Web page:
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11 September 2019
Stawell district Landcare pioneer John Pye has won state recognition for his work towards protecting Wimmera’s fragile upper catchment.
Mr Pye, who has been contributing to Landcare and the Wimmera community for more than 35 years, won the prestigious Individual Landcarer Award at a 2019 Victorian Landcare Awards ceremony in Government House.
His award qualifies him as a nomination for an Australian award.
Mr Pye is a celebrated ‘educator’. He was a science teacher and later head of science at Stawell Secondary College from the early 1980s through to his retirement in 2012.
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Project Platypus Landcare facilitator Andrea Mitchell said as a leader in science and environmental education in the region, Mr Pye had a record of providing a significant and positive impact on young people.
“He is a pretty amazing man. The only thing he can’t do is stop,” she said.
In 2004, Mr Pye was a founding member of Stawell Urban Landcare Group and has been one of the stalwarts behind Project Platypus Landcare Network.
Project Platypus, established in 1994 to tackle conservation threats to the natural environment and regional communities, supports 11 Landcare groups across the upper Wimmera catchment
Mr Pye was also a member of the Stawell Country Fire Authority from 1990-2014 and was captain for four years.
A National Emergency Medal was the result of efforts and involvement in 2009 Victorian bushfires and he was Acting Divisional Commander during 2014 Grampians-Black Range fires.
In the past two years, Mr Pye’s volunteer commitment to Project Platypus has provided inspiration to Landcare groups, individuals and connections.
Funding changes left the network without a manager and a crisis of staff and volunteer morale.
In 2017 Mr Pye stepped in as volunteer project manager for the group – averaging 50 hours a week and contributing about $100,000 of in-kind labour.
He was determined to secure a sustainable financial position for the network, support staff and board members, improve stakeholder relationships and reinvigorate communications.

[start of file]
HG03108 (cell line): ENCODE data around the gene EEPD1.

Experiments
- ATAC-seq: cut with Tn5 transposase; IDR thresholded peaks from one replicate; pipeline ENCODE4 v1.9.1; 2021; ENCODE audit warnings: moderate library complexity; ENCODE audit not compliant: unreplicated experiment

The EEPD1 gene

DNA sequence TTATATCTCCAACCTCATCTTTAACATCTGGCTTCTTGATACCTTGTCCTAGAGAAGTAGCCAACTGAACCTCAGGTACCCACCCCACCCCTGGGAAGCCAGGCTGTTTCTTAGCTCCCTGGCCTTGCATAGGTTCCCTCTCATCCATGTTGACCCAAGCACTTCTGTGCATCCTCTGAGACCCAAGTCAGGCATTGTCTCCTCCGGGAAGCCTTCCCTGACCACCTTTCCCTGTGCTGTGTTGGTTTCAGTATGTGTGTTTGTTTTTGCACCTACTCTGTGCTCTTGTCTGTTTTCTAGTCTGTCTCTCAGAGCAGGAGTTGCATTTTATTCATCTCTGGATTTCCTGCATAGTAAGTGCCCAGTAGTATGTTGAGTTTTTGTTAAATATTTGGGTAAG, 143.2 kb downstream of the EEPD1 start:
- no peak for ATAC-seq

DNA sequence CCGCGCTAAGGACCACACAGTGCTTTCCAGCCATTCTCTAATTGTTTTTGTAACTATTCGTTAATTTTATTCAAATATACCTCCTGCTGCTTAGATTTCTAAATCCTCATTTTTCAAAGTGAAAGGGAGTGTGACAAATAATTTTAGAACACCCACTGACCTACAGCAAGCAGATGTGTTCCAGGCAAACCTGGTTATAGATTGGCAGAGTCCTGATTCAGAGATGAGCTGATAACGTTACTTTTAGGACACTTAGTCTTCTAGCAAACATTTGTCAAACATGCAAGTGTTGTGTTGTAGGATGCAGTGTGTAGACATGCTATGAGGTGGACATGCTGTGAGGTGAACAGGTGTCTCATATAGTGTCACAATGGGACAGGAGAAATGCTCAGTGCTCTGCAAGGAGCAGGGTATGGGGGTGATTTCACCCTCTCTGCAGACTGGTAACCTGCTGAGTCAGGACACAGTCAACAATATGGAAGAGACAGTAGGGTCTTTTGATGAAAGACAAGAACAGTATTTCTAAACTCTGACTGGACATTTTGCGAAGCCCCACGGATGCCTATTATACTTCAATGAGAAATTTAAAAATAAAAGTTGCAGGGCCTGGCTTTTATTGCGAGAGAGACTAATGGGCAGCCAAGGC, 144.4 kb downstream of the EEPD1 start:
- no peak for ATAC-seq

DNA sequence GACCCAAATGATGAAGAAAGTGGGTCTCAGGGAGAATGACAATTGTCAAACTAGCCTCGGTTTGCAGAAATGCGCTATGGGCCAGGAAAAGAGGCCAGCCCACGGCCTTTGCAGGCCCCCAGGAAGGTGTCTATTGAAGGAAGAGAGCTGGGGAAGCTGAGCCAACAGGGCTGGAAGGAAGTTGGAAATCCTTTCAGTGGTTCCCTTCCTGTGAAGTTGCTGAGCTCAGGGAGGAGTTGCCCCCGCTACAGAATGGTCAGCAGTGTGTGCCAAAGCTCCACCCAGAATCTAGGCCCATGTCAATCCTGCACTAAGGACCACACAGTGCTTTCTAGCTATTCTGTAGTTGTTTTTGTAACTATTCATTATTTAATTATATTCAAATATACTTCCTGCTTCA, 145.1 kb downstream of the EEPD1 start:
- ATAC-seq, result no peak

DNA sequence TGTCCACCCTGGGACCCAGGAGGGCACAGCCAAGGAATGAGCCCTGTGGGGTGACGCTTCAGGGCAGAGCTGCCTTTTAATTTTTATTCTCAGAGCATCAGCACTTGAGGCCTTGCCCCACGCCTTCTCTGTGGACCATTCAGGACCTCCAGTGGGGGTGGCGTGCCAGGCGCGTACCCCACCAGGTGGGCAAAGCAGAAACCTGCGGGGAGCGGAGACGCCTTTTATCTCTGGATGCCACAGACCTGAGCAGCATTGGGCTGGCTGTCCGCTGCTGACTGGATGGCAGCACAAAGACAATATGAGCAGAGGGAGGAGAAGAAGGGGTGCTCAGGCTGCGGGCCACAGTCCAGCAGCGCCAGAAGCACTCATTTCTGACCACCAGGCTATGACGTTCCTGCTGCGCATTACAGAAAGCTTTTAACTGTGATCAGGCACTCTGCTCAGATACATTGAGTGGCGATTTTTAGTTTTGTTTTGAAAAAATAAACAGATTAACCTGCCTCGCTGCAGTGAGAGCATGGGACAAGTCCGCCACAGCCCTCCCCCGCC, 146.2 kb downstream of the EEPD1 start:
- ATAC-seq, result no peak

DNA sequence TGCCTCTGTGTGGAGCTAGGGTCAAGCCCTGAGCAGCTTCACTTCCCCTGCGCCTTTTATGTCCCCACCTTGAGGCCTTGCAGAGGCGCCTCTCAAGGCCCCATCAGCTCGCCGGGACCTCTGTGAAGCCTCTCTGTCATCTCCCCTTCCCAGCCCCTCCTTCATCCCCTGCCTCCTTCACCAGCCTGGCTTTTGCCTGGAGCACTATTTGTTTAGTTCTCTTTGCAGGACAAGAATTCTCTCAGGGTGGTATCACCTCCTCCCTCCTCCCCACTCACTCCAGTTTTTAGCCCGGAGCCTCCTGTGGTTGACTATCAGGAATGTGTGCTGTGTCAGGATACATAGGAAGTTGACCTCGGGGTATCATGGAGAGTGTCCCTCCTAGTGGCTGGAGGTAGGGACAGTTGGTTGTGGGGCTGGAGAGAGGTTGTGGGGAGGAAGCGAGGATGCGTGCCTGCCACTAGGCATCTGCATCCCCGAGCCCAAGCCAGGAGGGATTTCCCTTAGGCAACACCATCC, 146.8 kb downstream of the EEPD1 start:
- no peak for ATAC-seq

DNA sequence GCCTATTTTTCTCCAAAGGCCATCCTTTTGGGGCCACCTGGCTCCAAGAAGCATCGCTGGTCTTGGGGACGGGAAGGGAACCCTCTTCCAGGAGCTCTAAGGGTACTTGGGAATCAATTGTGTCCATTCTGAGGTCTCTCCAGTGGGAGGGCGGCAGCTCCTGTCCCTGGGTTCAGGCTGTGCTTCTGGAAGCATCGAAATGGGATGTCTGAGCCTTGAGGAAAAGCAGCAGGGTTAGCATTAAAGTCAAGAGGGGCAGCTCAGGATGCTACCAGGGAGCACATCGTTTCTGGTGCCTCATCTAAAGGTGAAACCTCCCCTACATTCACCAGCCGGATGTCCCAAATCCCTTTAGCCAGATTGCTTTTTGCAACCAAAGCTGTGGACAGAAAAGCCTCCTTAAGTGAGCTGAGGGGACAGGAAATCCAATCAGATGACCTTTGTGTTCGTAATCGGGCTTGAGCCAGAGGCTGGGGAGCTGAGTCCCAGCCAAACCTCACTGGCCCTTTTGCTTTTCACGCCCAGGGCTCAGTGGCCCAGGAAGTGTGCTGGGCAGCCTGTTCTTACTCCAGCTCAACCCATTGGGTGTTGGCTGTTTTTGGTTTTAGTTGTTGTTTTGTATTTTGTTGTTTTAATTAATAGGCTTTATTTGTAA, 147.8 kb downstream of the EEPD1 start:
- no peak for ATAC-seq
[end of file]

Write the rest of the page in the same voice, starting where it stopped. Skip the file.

Due to his efforts a salaried project manager and new partnerships with Geoff and Helen Handbury Foundation and Ace Radio Broadcasters are now in place.
Mr Pye has also worked to maintain and enhance partnerships with Northern Grampians Shire and Ararat Rural City councils, Parks Victoria, Glenelg-Hopkins and Wimmera catchment management authorities, Central Victorian Biolinks, Australian Farmers Foundation, Trust for Nature, Helen Macpherson Smith Trust, Grampians Community Health, district businesses and hundreds of volunteers.
He has also been influential in the development of a new strategic plan for the network and said it was unthinkable that Project Platypus might have folded.
“The project has achieved so much – 1.1-million trees planted, more than 20,000 hectares treated for invasive plants and animals and 1200 hectares of remnant vegetation protected,” he said.
“In the 2017 planting season we worked with schools, Landcare groups, farmers and nature lovers to prepare sites, get plants in the ground and protect them despite tough, dry conditions.
“More than 300 volunteers were involved including Local Learning and Employment Network participants – young people disengaged from full-time education or employment.
“Partnering with Project Platypus gave these young people the opportunity to give back to their community through volunteering.
“They learned that they were not only planting trees, but were also protecting insects, possums, sugar gliders and other natural wildlife. That’s a project worth fighting for.”
The entire September 11, 2019 edition of The Weekly Advertiser is available online. READ IT HERE!